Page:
Thursday, January 5, 2012

Tonight I managed to put into words something that has been rattling around in my head since I lost my Abba 6 weeks ago.  I could not figure out why I came home so much more at peace than when I left.  In the last 6 weeks I have gone off all the anti depressants I was taking.  All the anti anxieties- and even while I was at the funeral and shiva I never took any extra doses for anxiety attacks and I would have assumed that I would have needed more than normal not less.  I took my bare minimum dose to avoid withdrawal while I was gone.

I think I said before that there was something about finally being able to grieve, for both people I lost (even though only one was "official") had a cathartic effect.  But as I get a little further away from that week, and my brain starts to clear from the drug fog of the last 10 months, I realize it was not being allowed to grieve.  It was the prescribed process for grieving that did it.

When you first hear of a close death it is like a sharp punch to the gut.  You can't breath.  The world starts to reel and, even if you knew it was imminent, it feels like the most unexpected news in the world.  I felt like I had just had the floor pulled out from under my feet.

I cried the entire plane ride.  Then I saw my family and I cried some more.  Sobbed my way to through the funeral and was so numb during the burial I barely remember it.  I remember going back into the house and feeling like I would never be happy again.

But through shiva we were kept busy.  I look back at it now and I realize slowly we went from crying to laughing.  At first it was the delirious laughter of emotional relief when have just been too sad for too long, but eventually it became real laughter..  Remembering the good things.  Relaxing.  Numbing.  Not forgetting, but letting all the other people help you find a way to put the sad into a box in your head you could hide for a bit.  Not for very long, but long enough to know that you were not going to keep over from it.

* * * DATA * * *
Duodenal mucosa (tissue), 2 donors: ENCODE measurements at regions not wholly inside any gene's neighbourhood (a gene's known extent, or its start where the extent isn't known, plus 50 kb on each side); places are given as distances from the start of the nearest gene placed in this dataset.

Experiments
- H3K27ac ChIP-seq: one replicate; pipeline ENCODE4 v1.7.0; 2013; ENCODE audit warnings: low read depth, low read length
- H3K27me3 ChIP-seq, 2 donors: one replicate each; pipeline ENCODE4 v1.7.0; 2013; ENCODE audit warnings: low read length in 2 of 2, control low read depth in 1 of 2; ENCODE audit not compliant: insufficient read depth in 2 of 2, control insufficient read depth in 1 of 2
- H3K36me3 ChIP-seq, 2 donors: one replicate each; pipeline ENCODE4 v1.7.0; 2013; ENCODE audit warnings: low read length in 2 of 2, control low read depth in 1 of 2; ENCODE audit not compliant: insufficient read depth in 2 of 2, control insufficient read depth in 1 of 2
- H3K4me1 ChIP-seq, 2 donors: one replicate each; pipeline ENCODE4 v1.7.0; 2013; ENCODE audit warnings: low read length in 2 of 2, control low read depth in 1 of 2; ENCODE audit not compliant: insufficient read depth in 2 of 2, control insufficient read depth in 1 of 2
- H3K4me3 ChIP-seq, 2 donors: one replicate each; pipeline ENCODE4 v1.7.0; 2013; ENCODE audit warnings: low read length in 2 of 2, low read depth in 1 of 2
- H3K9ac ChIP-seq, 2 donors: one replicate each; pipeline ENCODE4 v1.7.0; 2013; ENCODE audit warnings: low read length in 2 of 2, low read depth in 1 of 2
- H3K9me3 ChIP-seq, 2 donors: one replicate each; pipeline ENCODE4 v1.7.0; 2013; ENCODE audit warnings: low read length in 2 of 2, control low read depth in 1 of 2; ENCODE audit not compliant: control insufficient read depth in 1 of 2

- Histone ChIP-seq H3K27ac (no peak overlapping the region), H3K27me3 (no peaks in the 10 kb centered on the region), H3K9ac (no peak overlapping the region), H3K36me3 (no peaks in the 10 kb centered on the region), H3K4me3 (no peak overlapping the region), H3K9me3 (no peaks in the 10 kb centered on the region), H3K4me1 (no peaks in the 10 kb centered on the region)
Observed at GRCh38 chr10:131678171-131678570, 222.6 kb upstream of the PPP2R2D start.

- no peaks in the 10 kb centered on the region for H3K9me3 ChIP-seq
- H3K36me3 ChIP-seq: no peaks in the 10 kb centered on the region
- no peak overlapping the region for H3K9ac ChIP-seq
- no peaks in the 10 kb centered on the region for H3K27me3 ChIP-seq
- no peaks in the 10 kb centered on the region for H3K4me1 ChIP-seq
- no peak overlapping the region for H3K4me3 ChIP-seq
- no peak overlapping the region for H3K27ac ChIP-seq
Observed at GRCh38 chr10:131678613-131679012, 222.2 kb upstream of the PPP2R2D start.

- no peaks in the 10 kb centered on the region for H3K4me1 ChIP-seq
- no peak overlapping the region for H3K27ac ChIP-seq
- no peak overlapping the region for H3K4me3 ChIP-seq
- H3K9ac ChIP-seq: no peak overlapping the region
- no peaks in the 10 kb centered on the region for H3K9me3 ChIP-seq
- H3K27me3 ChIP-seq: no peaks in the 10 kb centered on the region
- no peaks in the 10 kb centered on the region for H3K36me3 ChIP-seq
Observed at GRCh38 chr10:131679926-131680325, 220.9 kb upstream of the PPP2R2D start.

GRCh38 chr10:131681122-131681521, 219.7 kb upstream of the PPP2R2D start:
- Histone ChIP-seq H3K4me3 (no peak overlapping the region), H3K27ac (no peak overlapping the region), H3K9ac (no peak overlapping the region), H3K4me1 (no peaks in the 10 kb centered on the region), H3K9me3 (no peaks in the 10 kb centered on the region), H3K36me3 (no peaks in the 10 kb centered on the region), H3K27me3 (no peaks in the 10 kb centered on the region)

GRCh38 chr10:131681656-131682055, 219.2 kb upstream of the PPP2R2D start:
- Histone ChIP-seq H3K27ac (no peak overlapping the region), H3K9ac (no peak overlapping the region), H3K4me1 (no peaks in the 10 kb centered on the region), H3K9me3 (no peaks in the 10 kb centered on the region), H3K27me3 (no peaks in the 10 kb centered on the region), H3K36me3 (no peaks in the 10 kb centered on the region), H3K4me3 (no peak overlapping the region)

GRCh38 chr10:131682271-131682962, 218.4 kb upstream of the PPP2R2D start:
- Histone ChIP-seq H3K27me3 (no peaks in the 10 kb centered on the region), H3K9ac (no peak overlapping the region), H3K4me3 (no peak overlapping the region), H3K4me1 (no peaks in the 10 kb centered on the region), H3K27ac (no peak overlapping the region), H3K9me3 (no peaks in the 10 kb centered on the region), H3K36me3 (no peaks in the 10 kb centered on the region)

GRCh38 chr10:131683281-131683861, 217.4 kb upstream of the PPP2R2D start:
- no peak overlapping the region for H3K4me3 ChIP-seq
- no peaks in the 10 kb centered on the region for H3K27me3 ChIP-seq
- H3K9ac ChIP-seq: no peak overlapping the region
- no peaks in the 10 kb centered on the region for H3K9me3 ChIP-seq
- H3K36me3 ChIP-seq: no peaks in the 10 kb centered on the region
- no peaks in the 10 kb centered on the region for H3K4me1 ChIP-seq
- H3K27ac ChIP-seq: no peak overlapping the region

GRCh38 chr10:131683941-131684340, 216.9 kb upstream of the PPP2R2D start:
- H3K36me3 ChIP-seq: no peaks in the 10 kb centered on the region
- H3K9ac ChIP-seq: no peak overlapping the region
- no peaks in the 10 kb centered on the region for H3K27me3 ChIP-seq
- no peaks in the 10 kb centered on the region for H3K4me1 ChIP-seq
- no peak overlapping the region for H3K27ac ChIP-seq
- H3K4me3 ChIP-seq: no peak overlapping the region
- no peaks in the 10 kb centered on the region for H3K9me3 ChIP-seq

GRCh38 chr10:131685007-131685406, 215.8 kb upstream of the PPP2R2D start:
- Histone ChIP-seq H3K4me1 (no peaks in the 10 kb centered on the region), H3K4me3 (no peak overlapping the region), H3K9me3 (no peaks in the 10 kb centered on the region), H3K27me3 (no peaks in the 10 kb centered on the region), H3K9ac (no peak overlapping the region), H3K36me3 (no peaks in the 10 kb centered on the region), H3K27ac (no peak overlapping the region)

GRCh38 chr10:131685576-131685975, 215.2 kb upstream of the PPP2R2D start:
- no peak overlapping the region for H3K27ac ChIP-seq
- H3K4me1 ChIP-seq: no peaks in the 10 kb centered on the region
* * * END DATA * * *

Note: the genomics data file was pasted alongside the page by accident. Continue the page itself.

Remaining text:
And that is the thing.  I looked up at the end of shiva and could not believe it had been a week since that first horrible pain.  I had made it through a week.  Now I needed to concentrate on getting through the next stage.  If I could make it a week could I make it a month?

We got to the one month point and again it was marked by family and friends.  I still burst into tears at random.  But it is not that kick you in the stomach and pull your heart out of your chest pain all the time.  when I first start to cry yes, but it quickly moves back to the dull ache with happier memories.

Leads to believe that those who set out the rituals of mourning might have known a thing or two after all.  But then how was I so let down in February?

I am no rabbi.  No talmid chacham or even lay leader.  But I am a woman in the 21st century who buried a child at birth.  And, while it was once common, it is thankfully not anymore.  Seems to me that halacha dealt with life as it was understood at the time.  Losing a parent was tragic.  There was a need to prescribe a set ritual to deal with that loss.  Losing a child at birth was common.  Getting over it quickly and getting pregnant again was the only ritual needed.

The more I think about it, the more it seems true of most halacha.  what was common at the time is dealt with- mostly fairly well.  But somewhere along the line Judaism got stuck.  For whatever the reason somewhere after the great rationalists and men of science like Rambam, the Abarbanel, and their ilk, halacha stopped keeping up with modern science, medicine and technology and just froze.  Whether it had to do with a (often very justified) fear of the outside, or more of a needing to stay the same or risk being lost among the nations, or both for that matter does not really make much of a difference.  For whatever the reason halacha just seemed to stop progressing.